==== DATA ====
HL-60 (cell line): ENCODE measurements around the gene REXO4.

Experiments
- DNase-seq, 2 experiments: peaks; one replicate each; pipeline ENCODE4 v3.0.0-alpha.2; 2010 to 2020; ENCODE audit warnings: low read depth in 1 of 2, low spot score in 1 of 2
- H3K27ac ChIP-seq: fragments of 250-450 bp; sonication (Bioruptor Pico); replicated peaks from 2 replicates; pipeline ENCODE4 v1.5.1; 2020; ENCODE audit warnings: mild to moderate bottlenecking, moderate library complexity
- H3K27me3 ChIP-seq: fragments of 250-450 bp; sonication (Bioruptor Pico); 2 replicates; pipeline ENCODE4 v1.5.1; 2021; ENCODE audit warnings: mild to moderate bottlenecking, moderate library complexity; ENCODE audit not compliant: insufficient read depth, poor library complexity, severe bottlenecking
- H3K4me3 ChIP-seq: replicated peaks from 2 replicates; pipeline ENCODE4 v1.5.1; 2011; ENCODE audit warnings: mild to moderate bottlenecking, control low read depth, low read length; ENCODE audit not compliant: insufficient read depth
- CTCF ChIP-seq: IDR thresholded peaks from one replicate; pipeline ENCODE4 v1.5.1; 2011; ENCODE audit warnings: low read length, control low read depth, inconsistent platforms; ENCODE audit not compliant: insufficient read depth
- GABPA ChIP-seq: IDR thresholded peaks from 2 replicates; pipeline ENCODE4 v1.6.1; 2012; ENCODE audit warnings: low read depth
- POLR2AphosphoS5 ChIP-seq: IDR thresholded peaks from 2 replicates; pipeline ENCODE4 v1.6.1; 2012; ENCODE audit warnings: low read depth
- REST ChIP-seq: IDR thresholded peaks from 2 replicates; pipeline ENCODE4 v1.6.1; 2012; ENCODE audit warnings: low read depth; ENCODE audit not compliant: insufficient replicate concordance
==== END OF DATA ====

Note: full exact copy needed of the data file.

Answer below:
HL-60 (cell line): ENCODE measurements around the gene REXO4.

Experiments
- DNase-seq, 2 experiments: peaks; one replicate each; pipeline ENCODE4 v3.0.0-alpha.2; 2010 to 2020; ENCODE audit warnings: low read depth in 1 of 2, low spot score in 1 of 2
- H3K27ac ChIP-seq: fragments of 250-450 bp; sonication (Bioruptor Pico); replicated peaks from 2 replicates; pipeline ENCODE4 v1.5.1; 2020; ENCODE audit warnings: mild to moderate bottlenecking, moderate library complexity
- H3K27me3 ChIP-seq: fragments of 250-450 bp; sonication (Bioruptor Pico); 2 replicates; pipeline ENCODE4 v1.5.1; 2021; ENCODE audit warnings: mild to moderate bottlenecking, moderate library complexity; ENCODE audit not compliant: insufficient read depth, poor library complexity, severe bottlenecking
- H3K4me3 ChIP-seq: replicated peaks from 2 replicates; pipeline ENCODE4 v1.5.1; 2011; ENCODE audit warnings: mild to moderate bottlenecking, control low read depth, low read length; ENCODE audit not compliant: insufficient read depth
- CTCF ChIP-seq: IDR thresholded peaks from one replicate; pipeline ENCODE4 v1.5.1; 2011; ENCODE audit warnings: low read length, control low read depth, inconsistent platforms; ENCODE audit not compliant: insufficient read depth
- GABPA ChIP-seq: IDR thresholded peaks from 2 replicates; pipeline ENCODE4 v1.6.1; 2012; ENCODE audit warnings: low read depth
- POLR2AphosphoS5 ChIP-seq: IDR thresholded peaks from 2 replicates; pipeline ENCODE4 v1.6.1; 2012; ENCODE audit warnings: low read depth
- REST ChIP-seq: IDR thresholded peaks from 2 replicates; pipeline ENCODE4 v1.6.1; 2012; ENCODE audit warnings: low read depth; ENCODE audit not compliant: insufficient replicate concordance